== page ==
Does anybody really believe that adding 50 million people to the public health-care rolls will not cost the government more money? About $1.5 trillion to $2 trillion more? At least.
So let’s be serious when evaluating President Obama’s goal of universal health care, and the idea that it’s a cost-cutter. Can’t happen. Won’t happen. Costs are going to explode.
Think of it: Can anyone name a federal program that ever cut costs for anything? Let’s not forget that the existing Medicare system is roughly $80 trillion in the hole.
And does anybody believe Obama’s new “public” health-insurance plan isn’t really a bridge to single-payer government-run health care? And does anyone think this plan won’t produce a government gatekeeper that will allocate health services and control prices and therefore crowd-out the private-insurance doctor/hospital system?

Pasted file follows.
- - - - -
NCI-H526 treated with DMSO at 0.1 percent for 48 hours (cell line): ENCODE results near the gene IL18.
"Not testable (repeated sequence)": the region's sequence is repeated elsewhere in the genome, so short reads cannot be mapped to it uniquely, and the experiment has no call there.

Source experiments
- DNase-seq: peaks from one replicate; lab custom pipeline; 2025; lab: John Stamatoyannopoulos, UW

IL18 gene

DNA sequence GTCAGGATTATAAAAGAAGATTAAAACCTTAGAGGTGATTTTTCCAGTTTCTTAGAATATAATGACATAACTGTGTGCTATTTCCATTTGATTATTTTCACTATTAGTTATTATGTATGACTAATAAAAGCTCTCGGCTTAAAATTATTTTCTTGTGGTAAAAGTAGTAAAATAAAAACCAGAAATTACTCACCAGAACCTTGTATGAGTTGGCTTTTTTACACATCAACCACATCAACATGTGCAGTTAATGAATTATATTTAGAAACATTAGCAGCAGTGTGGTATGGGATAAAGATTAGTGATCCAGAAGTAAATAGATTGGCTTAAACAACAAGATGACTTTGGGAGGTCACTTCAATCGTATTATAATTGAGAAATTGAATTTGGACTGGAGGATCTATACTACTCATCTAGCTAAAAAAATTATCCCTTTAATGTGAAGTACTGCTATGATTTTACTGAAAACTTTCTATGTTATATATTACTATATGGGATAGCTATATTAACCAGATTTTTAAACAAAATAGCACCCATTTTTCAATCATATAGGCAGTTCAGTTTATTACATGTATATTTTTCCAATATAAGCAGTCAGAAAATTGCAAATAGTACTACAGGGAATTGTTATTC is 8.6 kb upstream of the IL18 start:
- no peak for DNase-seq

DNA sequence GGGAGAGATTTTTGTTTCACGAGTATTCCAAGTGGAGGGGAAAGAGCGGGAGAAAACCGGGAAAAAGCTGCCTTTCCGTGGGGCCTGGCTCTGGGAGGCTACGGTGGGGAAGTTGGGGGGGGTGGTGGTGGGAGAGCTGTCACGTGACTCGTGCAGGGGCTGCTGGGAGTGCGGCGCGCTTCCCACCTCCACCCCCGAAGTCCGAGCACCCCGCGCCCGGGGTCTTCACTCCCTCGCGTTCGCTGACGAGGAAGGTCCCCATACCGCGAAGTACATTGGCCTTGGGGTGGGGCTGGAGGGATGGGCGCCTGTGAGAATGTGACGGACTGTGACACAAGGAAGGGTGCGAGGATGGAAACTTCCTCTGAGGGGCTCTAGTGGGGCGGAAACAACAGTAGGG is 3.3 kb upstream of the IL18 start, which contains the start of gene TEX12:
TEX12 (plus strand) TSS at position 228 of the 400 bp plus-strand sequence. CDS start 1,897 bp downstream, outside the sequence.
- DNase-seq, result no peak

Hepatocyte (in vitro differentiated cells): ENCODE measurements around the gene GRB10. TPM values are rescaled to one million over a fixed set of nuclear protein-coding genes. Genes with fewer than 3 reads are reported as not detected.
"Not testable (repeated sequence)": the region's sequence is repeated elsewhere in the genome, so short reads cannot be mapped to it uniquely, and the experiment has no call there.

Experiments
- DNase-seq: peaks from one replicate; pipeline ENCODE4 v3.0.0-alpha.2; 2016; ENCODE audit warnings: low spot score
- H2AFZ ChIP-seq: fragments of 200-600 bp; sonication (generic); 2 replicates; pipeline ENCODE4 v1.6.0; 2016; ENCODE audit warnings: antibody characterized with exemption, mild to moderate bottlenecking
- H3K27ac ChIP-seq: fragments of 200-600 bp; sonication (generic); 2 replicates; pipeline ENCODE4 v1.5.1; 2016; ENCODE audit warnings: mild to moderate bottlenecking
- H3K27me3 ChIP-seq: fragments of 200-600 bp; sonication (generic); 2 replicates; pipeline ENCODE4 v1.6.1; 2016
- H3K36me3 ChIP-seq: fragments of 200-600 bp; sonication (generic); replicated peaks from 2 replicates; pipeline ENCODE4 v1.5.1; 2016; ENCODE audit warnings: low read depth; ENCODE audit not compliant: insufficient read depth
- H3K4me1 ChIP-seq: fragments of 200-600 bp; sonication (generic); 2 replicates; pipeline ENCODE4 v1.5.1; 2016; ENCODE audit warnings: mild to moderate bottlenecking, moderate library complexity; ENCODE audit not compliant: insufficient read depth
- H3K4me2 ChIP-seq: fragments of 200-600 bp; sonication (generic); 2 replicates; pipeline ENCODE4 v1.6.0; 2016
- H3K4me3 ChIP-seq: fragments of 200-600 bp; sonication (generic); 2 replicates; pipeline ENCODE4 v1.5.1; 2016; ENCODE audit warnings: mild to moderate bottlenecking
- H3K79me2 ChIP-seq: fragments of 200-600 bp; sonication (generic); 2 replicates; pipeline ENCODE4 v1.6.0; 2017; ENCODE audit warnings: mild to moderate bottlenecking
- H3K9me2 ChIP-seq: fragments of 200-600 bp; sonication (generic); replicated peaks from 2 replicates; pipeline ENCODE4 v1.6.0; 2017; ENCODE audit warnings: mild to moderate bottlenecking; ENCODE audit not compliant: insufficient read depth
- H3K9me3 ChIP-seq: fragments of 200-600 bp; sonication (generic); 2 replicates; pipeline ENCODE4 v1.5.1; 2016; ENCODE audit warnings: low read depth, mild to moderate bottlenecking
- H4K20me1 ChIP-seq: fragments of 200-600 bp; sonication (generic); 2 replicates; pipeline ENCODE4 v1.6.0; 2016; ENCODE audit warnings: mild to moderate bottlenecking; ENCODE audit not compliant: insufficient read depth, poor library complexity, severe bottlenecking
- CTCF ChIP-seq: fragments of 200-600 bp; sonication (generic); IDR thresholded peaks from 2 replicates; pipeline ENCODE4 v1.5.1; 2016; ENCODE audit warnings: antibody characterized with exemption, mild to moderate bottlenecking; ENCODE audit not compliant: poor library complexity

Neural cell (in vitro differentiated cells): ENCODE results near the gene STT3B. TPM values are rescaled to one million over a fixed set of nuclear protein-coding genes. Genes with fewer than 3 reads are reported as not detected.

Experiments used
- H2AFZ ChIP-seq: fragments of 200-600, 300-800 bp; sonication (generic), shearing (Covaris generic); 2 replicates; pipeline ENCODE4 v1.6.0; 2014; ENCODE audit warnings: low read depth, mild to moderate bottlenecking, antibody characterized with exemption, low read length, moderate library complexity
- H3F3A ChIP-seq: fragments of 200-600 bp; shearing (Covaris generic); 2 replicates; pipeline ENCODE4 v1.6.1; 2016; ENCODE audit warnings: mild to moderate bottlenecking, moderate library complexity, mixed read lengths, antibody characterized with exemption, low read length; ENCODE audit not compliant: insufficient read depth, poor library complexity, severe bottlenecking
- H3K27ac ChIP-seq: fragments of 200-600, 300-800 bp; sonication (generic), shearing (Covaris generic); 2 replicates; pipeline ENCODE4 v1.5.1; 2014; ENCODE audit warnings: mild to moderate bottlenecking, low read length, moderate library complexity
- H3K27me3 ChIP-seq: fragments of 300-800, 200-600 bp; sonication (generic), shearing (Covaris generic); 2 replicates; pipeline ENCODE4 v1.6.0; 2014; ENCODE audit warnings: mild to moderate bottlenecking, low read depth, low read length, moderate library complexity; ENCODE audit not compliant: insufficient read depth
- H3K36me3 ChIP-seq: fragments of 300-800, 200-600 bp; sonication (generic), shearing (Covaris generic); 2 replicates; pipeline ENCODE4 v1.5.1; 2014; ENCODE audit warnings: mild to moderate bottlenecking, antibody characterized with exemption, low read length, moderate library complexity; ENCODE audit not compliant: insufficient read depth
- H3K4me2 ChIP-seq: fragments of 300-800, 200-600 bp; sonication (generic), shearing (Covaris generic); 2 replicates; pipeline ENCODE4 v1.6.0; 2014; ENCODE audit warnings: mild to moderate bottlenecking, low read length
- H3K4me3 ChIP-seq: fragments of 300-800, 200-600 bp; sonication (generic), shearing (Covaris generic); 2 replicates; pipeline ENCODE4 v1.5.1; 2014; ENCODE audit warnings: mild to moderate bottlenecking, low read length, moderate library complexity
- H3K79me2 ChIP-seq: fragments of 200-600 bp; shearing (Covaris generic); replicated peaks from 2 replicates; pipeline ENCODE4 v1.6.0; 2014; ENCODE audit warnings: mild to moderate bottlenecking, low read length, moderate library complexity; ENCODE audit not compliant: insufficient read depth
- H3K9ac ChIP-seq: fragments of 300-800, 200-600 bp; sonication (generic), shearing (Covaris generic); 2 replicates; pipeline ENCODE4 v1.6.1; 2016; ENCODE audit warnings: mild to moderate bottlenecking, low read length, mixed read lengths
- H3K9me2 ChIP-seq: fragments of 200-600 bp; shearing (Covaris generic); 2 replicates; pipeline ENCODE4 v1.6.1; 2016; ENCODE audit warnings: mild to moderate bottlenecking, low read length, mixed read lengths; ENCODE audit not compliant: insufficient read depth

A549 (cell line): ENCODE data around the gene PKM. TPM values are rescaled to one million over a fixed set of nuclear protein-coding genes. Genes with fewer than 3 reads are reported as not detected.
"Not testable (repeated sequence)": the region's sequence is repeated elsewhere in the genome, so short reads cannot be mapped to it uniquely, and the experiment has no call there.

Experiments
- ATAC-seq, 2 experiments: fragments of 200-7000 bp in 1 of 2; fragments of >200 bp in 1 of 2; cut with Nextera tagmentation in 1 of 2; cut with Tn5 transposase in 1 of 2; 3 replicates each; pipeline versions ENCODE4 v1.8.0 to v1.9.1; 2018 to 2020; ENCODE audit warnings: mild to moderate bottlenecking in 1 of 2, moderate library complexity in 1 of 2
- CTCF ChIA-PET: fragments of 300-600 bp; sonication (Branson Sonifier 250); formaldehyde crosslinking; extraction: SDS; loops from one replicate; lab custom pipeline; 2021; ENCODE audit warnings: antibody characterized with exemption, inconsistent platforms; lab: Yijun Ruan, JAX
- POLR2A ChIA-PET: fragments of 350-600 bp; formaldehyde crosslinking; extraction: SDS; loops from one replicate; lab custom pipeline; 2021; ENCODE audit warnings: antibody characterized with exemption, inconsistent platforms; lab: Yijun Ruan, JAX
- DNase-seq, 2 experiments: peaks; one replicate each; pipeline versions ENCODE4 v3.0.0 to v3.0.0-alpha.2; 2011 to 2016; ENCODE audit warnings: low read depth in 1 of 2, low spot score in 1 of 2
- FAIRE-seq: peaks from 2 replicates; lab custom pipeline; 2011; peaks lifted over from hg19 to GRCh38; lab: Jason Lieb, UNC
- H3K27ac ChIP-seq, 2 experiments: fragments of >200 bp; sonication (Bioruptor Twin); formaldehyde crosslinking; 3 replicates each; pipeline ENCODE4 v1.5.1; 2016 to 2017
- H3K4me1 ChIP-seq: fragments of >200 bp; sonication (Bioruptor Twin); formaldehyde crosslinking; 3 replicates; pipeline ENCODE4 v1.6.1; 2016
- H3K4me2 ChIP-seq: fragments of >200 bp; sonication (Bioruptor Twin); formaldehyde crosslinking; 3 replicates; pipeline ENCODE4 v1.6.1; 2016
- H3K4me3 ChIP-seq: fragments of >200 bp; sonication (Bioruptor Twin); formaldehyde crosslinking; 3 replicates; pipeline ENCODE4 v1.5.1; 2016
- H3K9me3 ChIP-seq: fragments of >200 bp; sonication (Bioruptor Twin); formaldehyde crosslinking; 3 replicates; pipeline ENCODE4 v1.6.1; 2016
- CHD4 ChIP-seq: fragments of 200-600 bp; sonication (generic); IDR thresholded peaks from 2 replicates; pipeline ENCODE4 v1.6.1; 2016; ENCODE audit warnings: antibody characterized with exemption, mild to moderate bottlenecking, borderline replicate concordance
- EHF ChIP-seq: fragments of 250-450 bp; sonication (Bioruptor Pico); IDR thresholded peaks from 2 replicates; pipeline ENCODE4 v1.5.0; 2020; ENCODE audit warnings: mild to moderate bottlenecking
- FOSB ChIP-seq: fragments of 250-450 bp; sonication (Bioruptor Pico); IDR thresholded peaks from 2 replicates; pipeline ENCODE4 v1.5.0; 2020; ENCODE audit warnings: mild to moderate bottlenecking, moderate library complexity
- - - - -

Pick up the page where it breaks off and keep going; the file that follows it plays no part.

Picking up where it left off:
Federal boards are going to decide what’s good for you and me. And what’s not good for you and me. These boards will drive a wedge between doctors and patients.
The president, in his New York Times Magazine interview with David Leonhardt, said his elderly mother should not (in theory) have had a hip-replacement operation. Yes, Obama would have fought for that operation for his mother’s sake. But a federal board of so-called experts would have told the rest of us, “No way.”
And then there’s the charade of all those private health providers visiting the White House and promising $2 trillion in savings. Utter nonsense.
And even if you put aside the demerits of a government-run health system, Obama’s health-care “funding” plans are completely falling apart. Not only will Obama’s health program cost at least twice as much as his $650 billion estimate, but his original plan to fund the program by auctioning off carbon-emissions warrants (through the misbegotten cap-and-trade system) has fallen through. In an attempt to buy off hundreds of energy, industrial, and other companies, the White House is now going to give away those carbon-cap-emissions trading warrants. So all those revenues are out the window. Fictitious.
Anyway, the cap-and-tax system won’t pass Congress. The science is wrong. The economics are root-canal austerity -- Malthusian limits to growth. And there are too many oil and coal senators who will vote against it.